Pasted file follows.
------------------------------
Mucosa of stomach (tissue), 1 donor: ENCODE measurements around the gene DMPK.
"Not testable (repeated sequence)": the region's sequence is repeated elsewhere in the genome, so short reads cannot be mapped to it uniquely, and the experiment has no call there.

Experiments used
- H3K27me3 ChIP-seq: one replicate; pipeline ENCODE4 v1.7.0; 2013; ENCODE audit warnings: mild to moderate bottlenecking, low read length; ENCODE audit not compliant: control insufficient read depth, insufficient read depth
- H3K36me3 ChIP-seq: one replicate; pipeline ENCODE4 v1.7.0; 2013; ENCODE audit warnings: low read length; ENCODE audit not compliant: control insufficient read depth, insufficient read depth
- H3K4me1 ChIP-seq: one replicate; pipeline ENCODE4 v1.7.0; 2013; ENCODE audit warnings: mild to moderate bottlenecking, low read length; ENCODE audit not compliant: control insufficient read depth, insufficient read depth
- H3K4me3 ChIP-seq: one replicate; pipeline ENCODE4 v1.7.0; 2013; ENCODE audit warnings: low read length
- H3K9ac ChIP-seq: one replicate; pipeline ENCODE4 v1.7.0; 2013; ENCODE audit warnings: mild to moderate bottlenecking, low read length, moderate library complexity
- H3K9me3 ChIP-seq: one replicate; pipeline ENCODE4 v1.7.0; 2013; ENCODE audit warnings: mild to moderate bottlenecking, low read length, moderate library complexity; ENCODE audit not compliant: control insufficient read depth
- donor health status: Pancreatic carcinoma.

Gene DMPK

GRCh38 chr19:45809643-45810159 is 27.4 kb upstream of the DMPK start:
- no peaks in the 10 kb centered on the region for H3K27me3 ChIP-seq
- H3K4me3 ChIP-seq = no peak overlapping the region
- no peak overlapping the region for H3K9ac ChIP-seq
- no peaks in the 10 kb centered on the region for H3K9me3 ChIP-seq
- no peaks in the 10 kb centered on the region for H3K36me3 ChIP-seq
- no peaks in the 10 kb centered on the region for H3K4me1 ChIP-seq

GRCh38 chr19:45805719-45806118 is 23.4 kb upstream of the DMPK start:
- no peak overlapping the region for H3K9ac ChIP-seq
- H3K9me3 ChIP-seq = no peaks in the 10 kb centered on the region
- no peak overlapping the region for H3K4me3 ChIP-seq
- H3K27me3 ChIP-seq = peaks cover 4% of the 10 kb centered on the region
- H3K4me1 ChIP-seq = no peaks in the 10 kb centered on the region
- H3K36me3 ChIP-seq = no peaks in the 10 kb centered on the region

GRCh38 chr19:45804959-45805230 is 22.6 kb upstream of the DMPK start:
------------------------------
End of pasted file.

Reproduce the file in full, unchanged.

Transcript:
Mucosa of stomach (tissue), 1 donor: ENCODE measurements around the gene DMPK.
"Not testable (repeated sequence)": the region's sequence is repeated elsewhere in the genome, so short reads cannot be mapped to it uniquely, and the experiment has no call there.

Experiments used
- H3K27me3 ChIP-seq: one replicate; pipeline ENCODE4 v1.7.0; 2013; ENCODE audit warnings: mild to moderate bottlenecking, low read length; ENCODE audit not compliant: control insufficient read depth, insufficient read depth
- H3K36me3 ChIP-seq: one replicate; pipeline ENCODE4 v1.7.0; 2013; ENCODE audit warnings: low read length; ENCODE audit not compliant: control insufficient read depth, insufficient read depth
- H3K4me1 ChIP-seq: one replicate; pipeline ENCODE4 v1.7.0; 2013; ENCODE audit warnings: mild to moderate bottlenecking, low read length; ENCODE audit not compliant: control insufficient read depth, insufficient read depth
- H3K4me3 ChIP-seq: one replicate; pipeline ENCODE4 v1.7.0; 2013; ENCODE audit warnings: low read length
- H3K9ac ChIP-seq: one replicate; pipeline ENCODE4 v1.7.0; 2013; ENCODE audit warnings: mild to moderate bottlenecking, low read length, moderate library complexity
- H3K9me3 ChIP-seq: one replicate; pipeline ENCODE4 v1.7.0; 2013; ENCODE audit warnings: mild to moderate bottlenecking, low read length, moderate library complexity; ENCODE audit not compliant: control insufficient read depth
- donor health status: Pancreatic carcinoma.

Gene DMPK

GRCh38 chr19:45809643-45810159 is 27.4 kb upstream of the DMPK start:
- no peaks in the 10 kb centered on the region for H3K27me3 ChIP-seq
- H3K4me3 ChIP-seq = no peak overlapping the region
- no peak overlapping the region for H3K9ac ChIP-seq
- no peaks in the 10 kb centered on the region for H3K9me3 ChIP-seq
- no peaks in the 10 kb centered on the region for H3K36me3 ChIP-seq
- no peaks in the 10 kb centered on the region for H3K4me1 ChIP-seq

GRCh38 chr19:45805719-45806118 is 23.4 kb upstream of the DMPK start:
- no peak overlapping the region for H3K9ac ChIP-seq
- H3K9me3 ChIP-seq = no peaks in the 10 kb centered on the region
- no peak overlapping the region for H3K4me3 ChIP-seq
- H3K27me3 ChIP-seq = peaks cover 4% of the 10 kb centered on the region
- H3K4me1 ChIP-seq = no peaks in the 10 kb centered on the region
- H3K36me3 ChIP-seq = no peaks in the 10 kb centered on the region

GRCh38 chr19:45804959-45805230 is 22.6 kb upstream of the DMPK start: